A major challenge facing small business owners, is how to get your business noticed. This is especially the case, if you work in a very competitive industry or profession. So, here are some ideas to help you and your business stand out.


First, the challenge

If you look at the marketing messages, services and promises offered by the small businesses in any industry, you'll see they look remarkably similar. This cookie-cutter approach stops them from standing out. They simply become camouflaged, among all the others who seem pretty-much the same.

This then leads to the problem of fee sensitive clients! When a prospective client is faced with a series of very similar sounding service providers, they use the provider's fees (or prices) as a way to determine value.

For example, all things being equal, any qualified accountant should be capable of looking after their needs. Therefore, the accountant with the lowest fee, for the same service, seems to be the best value. Whilst this is almost never the case, it's hard to justify being more expensive, when you're perceived as offering the same service as your equally qualified competitors.


How to stand out from the crowd

So, how do you stand out from your competitors? The short answer is that you need to bring something different to the table. You need an element of your service or product, which offers unique value.


Here's an example of how I made this work for a client

I'm going to use the example of an accountancy practice I worked with almost a decade ago. The senior partner realised that business owners saw accountancy as a commodity service. Of course, the same is true of the majority of businesses in almost  every industry or profession.

In case you're wondering what a commodity business is, here's a dictionary definition I found that sums it up nicely: To render (goods or services) widely available and interchangeable with those provided by another company.

The senior partner asked me for some ideas, to make his practice stand out from the crowd. I gave him a number of options and one immediately captured his attention. I suggested he offered his clients the opportunity to network with each other. Initially, we created a monthly networking event and it was an instant hit.

We invited his clients to attend (for free), and asked them to bring a friend along. Over 150 people attended the first event. There he was, networking with a room full of local business owners, around 50 of whom were prospective clients, and he had zero competition from other accountants. I suggested he get a sponsor for each event, who would cover the financial cost in return for being mentioned in the marketing of the event and the chance to address the group for 15 minutes. So, these events didn’t cost my client a penny.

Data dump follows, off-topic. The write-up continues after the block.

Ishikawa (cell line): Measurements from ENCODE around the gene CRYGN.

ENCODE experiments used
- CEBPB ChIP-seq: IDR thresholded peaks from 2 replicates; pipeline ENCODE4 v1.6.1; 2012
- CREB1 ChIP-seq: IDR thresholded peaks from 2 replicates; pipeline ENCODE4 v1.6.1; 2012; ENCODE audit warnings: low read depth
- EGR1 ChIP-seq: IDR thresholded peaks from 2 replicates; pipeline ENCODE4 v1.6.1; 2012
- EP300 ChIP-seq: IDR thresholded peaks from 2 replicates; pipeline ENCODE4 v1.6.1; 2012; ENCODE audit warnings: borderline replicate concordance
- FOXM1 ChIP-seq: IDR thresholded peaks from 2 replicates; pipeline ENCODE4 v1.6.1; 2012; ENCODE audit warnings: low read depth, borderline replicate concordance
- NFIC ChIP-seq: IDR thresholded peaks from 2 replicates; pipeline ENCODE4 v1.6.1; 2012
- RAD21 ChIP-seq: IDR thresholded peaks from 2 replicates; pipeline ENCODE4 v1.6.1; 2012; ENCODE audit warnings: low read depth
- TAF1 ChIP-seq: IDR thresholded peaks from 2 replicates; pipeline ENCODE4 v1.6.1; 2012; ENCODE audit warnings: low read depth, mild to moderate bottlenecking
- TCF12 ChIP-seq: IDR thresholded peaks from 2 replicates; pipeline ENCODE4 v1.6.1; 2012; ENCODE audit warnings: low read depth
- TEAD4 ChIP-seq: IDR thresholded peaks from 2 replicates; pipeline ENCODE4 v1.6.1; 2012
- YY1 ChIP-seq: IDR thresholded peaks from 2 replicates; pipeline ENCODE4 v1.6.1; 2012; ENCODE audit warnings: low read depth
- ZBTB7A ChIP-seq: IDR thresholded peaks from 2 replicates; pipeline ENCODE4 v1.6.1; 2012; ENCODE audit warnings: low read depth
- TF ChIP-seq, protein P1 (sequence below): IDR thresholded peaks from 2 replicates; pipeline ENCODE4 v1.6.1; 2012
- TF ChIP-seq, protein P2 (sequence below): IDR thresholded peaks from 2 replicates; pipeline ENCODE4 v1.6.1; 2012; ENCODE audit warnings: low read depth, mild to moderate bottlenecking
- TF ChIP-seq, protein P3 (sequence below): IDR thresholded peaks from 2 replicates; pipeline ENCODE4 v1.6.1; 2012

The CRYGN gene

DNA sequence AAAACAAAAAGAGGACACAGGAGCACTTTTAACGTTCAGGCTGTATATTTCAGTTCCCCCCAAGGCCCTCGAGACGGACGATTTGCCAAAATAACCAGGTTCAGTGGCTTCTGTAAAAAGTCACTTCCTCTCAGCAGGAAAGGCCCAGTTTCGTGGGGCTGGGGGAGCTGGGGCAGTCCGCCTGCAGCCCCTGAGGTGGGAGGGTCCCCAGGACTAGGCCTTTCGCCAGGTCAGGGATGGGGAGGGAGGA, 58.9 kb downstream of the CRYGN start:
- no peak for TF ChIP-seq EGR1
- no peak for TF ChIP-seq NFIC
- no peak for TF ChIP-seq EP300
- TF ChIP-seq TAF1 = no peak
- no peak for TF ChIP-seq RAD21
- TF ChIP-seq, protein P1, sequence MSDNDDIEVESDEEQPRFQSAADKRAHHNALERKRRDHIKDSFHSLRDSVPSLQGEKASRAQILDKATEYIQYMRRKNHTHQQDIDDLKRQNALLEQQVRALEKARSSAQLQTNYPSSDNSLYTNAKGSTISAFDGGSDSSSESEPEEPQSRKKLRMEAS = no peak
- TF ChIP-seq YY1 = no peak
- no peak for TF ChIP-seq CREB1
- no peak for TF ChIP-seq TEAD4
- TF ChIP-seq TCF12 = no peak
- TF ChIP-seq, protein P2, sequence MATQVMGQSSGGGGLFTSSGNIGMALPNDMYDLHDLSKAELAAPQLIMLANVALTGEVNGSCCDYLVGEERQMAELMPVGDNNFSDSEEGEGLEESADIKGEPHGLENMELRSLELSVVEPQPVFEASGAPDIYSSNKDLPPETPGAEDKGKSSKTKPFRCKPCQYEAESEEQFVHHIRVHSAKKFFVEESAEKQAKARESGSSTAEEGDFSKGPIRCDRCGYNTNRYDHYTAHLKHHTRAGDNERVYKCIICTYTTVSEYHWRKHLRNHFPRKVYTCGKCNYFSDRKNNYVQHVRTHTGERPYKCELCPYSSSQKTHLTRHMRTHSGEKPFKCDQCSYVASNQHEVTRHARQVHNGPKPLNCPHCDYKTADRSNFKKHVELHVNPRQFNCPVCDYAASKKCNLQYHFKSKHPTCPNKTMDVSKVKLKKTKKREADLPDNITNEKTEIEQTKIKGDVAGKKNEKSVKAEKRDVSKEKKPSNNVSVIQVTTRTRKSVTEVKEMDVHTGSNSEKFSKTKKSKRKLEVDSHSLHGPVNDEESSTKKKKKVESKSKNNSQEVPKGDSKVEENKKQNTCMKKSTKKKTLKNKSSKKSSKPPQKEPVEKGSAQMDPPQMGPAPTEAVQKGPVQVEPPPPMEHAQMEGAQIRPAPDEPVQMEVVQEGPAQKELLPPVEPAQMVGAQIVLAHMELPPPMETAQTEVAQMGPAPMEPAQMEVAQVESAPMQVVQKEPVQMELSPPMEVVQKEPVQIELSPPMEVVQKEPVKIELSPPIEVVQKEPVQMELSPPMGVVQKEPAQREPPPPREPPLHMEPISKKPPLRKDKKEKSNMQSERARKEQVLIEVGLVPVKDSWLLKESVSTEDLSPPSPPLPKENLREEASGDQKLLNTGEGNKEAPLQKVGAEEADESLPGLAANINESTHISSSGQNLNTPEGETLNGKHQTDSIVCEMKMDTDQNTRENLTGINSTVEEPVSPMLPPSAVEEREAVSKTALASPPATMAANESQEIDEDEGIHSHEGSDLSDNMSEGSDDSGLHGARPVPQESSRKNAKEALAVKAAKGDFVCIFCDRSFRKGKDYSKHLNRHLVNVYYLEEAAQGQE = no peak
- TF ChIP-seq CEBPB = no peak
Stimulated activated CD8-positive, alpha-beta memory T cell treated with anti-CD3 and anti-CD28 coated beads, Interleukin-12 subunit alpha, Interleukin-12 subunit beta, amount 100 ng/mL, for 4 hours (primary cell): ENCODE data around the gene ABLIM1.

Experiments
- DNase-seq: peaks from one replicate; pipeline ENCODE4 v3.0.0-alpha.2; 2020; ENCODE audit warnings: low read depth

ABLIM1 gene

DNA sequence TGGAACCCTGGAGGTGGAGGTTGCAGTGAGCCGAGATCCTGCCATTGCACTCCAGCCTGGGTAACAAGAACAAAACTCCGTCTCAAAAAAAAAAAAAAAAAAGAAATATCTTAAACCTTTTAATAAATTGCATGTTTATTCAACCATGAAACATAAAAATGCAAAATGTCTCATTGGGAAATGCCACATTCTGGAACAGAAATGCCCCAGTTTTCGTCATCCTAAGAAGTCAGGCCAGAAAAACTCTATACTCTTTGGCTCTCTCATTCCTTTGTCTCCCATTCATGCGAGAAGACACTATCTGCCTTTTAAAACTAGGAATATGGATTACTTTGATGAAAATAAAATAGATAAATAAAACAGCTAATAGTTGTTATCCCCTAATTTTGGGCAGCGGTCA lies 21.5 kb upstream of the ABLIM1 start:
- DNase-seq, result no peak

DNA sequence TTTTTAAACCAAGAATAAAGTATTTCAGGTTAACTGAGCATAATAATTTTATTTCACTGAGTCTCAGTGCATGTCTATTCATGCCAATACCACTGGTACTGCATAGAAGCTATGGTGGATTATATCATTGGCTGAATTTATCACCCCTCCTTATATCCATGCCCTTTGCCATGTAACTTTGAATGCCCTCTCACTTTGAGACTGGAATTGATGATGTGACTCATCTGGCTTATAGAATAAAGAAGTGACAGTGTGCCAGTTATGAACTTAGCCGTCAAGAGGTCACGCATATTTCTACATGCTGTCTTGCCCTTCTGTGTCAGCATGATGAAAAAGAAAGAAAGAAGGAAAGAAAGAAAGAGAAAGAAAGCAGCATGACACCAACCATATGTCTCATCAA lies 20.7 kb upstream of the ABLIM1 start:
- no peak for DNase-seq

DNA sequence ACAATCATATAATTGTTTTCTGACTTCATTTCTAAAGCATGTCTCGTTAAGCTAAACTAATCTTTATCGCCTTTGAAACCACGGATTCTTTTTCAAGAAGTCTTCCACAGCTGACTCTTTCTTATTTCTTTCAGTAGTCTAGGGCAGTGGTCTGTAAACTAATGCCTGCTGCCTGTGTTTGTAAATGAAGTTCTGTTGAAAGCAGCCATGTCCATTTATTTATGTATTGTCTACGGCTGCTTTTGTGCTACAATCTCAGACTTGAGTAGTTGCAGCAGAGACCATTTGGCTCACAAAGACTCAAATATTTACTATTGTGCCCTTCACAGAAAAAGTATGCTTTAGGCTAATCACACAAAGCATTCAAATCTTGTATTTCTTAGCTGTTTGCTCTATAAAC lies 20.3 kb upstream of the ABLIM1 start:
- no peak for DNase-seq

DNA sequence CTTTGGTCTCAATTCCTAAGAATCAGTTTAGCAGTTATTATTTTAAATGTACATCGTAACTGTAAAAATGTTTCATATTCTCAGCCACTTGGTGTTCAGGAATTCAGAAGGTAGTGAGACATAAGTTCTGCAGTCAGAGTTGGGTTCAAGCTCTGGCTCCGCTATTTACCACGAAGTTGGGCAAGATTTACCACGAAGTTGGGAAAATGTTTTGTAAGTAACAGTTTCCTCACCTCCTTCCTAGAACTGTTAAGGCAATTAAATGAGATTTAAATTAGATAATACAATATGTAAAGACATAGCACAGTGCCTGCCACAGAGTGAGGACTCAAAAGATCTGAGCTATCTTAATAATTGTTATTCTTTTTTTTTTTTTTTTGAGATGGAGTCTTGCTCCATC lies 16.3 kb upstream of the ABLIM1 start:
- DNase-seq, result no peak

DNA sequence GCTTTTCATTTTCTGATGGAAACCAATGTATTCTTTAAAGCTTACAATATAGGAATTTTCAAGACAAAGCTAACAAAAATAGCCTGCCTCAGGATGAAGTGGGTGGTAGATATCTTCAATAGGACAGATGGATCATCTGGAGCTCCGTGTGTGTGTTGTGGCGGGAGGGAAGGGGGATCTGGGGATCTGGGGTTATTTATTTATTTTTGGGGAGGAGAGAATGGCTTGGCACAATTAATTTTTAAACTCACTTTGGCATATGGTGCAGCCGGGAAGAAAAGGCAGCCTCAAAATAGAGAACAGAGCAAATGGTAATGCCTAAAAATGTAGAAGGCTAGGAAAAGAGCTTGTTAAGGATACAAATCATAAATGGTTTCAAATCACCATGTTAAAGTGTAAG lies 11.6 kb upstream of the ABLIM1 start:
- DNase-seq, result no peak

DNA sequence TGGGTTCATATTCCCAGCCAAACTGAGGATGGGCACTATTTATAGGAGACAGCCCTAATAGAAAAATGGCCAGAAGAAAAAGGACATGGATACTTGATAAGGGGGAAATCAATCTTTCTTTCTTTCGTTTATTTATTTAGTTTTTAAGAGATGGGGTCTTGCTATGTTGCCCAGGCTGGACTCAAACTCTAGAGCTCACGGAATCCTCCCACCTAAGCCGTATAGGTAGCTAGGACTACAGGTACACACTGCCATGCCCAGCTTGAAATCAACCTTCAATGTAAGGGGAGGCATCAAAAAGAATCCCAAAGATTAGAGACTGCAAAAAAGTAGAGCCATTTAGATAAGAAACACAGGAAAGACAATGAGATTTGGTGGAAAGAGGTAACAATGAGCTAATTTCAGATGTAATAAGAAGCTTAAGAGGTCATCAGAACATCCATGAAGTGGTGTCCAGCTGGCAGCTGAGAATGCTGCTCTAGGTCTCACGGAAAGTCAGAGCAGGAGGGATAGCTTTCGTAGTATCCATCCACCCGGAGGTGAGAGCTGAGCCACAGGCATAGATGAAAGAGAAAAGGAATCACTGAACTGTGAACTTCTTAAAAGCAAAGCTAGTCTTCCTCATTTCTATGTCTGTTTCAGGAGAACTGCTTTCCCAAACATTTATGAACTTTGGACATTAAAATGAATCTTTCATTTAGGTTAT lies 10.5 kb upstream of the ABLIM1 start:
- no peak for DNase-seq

From the moment he started networking his clients as a part of the service he provided, he found he no longer had to compete for business based on his fees. His conversion rates went through the roof too.

So, he was able to charge higher than average fees and also win more clients than before. His client retention improved too, as fewer clients were tempted to leave.


Here's why it worked

Prospective clients would meet with him and a number of his competitors, and HIS practice stood out. His accountancy practice was the only one offering to help them grow their business and meet new potential customers. His practice was the only one that was proactively connecting them with hundreds of fellow, local businesses. If his fees were 25% higher than all his predictable, lookalike competitors, for many prospective clients it was still amazing value.

He went on to invest in software, which created a business forum exclusively for his clients, adding even more unique value. Yes, some of his competitors tried to copy him, but they were always playing catch-up. His practice was leading and the marketplace noticed

It was HIS practice, which stood out from the crowd!


How to make it work for you

Broadly, there are 2 things you need to commit to in order to make this work.

Firstly, it takes courage to move away from that cookie cutter approach. It feels comfortable to just follow what's expected of you... to follow the flock. Doing your own thing, with your ideas, is a little scary.

Secondly, it takes the commitment to get creative and look for something you can offer, which will make your business stand out for all the right reasons.

My best advice on this is to look for inspiration outside your industry. Something that is common in one industry can be rare or non-existent in another. By adapting suitable ideas from an unrelated industry and making them your own, it’s possible to create a very attractive commercial advantage.

I hope you found these ideas useful. More importantly, I hope they inspire you to make your business stand out from the crowd.

Replies (2)

Jim Connolly

Jim Connolly

Marketing Author, Jim's Marketing Blog

09 January, 2014 | 09:33

Hi Nikos,
Thanks for the feedback. Regarding your questions, the events were pretty simple. Whoever sponsored the event was given the opportunity to speak to the attendees for 15 minutes. Other than that, it was a chance for people to connect with one another in a friendly environment.

When you have 50 or 150 people in a room, all attending because they want to network, most of the time all you need to do is get out of their way and let them connect.

In short: These were informal and friendly events. Maybe this is why they were always extremely popular.

I hope that helps.

Anonymous User

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23 December, 2013 | 11:00

Nice idea this monthly networking event, Jim. Just a couple of questions:
What was involved during the event? Presentations? Talks?
How did businesses "meet", networked during the event?